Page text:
Army Releases September Data
The Army released suicide data today for the month of September. Among active-duty soldiers, there were 18 potential suicides: none have been confirmed as suicides, and all 18 remain under investigation. For August, the Army reported 13 potential suicides among active-duty soldiers. Since the release of that report, seven have been confirmed as suicides, and six remain under investigation.
During September 2010, among reserve component soldiers who were not on active duty, there were eight potential suicides. For August, among that same group, there were 11 total suicides. Of those, four were confirmed as suicides and seven are pending determination of the manner of death.
“On Sept. 29, the Army Vice Chief of Staff signed the charter for the Health Promotion, Risk Reduction and Suicide Prevention Council and Task Force. These two groups are actively engaged in analyzing, shaping and implementing the more than 350 recommended changes to Army policy, procedures and processes proposed in the Army Health Promotion, Risk Reduction and Suicide Prevention Report released last July,” said Col. Chris Philbrick, deputy director, Army Health Promotion, Risk Reduction Task Force.
“The overarching goal of this concerted effort is to reduce instances of high-risk behavior among our soldiers, civilians and family members, who continue to serve under a high operational tempo, while reducing the stigma associated with help-seeking behavior. These aspects are key components of the Army’s Health Promotion, Risk Reduction Campaign Plan,” Philbrick said.
The Army continues its intense focus on suicide prevention efforts, beginning with the formation of the Suicide Prevention Task Force in early 2009, the partnership with the National Institute of Mental Health to conduct a five-year study of Army suicides, and the release in July of the Health Promotion, Risk Reduction and Suicide Prevention Report, a candid report intended to inform and educate Army leaders on the importance of recognizing and reducing high risk behavior.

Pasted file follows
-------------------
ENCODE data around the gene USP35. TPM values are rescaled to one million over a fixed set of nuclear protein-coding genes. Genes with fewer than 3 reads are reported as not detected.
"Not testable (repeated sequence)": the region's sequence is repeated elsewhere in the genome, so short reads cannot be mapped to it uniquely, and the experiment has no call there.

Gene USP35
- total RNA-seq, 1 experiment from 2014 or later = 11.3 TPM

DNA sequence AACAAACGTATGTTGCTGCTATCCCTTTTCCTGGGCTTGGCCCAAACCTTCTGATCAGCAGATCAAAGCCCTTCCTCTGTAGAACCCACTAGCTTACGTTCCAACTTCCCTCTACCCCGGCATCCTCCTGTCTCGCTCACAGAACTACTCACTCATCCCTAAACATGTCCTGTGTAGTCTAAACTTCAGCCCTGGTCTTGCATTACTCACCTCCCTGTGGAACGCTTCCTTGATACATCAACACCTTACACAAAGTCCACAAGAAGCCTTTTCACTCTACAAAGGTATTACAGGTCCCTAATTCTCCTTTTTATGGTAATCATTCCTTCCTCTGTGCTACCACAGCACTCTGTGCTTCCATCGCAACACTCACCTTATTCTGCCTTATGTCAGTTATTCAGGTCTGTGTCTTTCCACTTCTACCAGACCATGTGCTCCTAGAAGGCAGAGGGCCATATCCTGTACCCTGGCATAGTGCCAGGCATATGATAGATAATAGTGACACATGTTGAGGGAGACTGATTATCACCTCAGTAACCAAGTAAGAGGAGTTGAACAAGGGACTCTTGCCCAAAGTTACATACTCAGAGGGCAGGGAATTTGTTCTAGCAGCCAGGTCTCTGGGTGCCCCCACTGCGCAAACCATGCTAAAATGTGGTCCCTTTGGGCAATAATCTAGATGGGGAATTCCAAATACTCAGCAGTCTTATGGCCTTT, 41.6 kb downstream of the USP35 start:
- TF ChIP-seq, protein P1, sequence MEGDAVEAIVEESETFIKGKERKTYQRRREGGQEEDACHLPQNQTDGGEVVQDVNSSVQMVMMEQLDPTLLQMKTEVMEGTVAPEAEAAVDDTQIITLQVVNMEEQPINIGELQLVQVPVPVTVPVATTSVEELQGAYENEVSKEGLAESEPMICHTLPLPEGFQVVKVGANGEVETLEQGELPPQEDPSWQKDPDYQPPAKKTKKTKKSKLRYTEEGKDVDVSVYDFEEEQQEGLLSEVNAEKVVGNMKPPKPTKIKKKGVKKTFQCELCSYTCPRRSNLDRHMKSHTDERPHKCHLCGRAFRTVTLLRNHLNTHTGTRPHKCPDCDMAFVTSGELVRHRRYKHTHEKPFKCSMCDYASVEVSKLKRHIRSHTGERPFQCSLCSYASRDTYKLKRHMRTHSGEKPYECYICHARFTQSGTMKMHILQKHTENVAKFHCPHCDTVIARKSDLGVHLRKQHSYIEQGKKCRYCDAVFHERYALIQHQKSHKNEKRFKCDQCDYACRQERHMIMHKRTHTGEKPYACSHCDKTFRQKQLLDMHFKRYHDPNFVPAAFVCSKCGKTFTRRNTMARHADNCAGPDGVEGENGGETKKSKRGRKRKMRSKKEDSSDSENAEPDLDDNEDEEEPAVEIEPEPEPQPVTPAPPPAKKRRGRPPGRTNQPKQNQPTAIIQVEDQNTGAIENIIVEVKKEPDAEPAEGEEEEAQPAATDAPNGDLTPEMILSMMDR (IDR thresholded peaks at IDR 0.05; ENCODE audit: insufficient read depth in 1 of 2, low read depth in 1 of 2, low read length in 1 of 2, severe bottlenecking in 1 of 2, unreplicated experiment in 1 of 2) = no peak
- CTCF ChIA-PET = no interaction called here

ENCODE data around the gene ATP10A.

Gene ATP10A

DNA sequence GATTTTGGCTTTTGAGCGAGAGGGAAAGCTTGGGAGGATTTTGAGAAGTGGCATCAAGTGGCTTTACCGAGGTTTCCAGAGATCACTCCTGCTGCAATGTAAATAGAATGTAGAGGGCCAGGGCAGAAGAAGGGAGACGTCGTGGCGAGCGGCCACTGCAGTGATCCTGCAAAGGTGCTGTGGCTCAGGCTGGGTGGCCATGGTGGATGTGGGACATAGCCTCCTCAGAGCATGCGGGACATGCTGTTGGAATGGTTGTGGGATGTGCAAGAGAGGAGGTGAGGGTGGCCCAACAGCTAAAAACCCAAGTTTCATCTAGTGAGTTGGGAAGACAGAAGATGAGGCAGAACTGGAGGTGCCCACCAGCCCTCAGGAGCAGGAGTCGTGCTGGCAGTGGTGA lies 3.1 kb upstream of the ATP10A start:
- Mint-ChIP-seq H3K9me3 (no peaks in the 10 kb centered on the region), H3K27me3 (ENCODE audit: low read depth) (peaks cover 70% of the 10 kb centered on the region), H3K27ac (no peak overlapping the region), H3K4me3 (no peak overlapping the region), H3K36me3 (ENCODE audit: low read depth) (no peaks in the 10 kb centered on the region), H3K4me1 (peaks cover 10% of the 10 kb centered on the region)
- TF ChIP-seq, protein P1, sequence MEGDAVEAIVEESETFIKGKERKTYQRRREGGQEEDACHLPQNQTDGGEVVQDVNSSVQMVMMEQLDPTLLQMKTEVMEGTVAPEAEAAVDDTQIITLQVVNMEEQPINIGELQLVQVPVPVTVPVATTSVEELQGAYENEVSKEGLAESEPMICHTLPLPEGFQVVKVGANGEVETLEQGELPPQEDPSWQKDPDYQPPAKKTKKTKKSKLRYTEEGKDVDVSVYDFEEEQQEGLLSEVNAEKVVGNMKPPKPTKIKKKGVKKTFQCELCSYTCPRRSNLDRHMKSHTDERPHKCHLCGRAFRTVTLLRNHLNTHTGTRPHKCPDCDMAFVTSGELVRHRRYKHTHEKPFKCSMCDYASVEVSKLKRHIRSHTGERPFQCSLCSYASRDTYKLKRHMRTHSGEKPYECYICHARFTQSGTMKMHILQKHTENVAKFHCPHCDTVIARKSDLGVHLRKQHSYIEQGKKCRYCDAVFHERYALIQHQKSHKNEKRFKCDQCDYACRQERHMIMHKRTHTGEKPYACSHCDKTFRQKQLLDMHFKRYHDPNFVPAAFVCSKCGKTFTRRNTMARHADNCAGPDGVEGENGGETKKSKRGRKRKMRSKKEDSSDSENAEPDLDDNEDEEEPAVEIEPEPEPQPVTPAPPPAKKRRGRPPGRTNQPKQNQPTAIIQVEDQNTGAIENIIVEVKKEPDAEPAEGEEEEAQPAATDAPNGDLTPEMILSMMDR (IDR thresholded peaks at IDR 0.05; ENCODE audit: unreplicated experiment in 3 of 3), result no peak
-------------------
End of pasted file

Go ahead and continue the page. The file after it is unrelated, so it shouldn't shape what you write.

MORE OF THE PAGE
Soldiers and families in need of crisis assistance can contact Military OneSource or the Defense Center of Excellence (DCoE) for Psychological Health and Traumatic Brain Injury Outreach Center. Trained consultants are available from both organizations 24 hours a day, seven days a week, and 365 days a year.
The Military OneSource toll-free number for those residing in the continental U.S. is 1-800-342-9647; their Web site address is http://www.militaryonesource.com. Overseas personnel should refer to the Military OneSource website for dialing instructions for their specific location.
The Army’s comprehensive list of Suicide Prevention Program information is located at http://www.armyg1.army.mil/hr/suicide/default.asp .
Army leaders can access current health promotion guidance in newly revised Army Regulation 600-63 (Health Promotion) at: http://www.army.mil/usapa/epubs/pdf/r600_63.pdf and Army Pamphlet 600-24 (Health Promotion, Risk Reduction and Suicide Prevention) at http://www.army.mil/usapa/epubs/pdf/p600_24.pdf.
Suicide prevention training resources for Army Families can be accessed at http://www.armyg1.army.mil/hr/suicide/training_sub.asp?sub_cat=20 (requires Army Knowledge Online access to download materials).
The DCoE Outreach Center can be contacted at 1-866-966-1020, via electronic mail at Resources@DCoEOutreach.org and at http://www.dcoe.health.mil.
Information about the Army’s Comprehensive Soldier Fitness Program is located at http://www.army.mil/csf.
American Foundation for Suicide Prevention: http://www.afsp.org.
Suicide Prevention Resource Council: http://www.sprc.org/index.asp.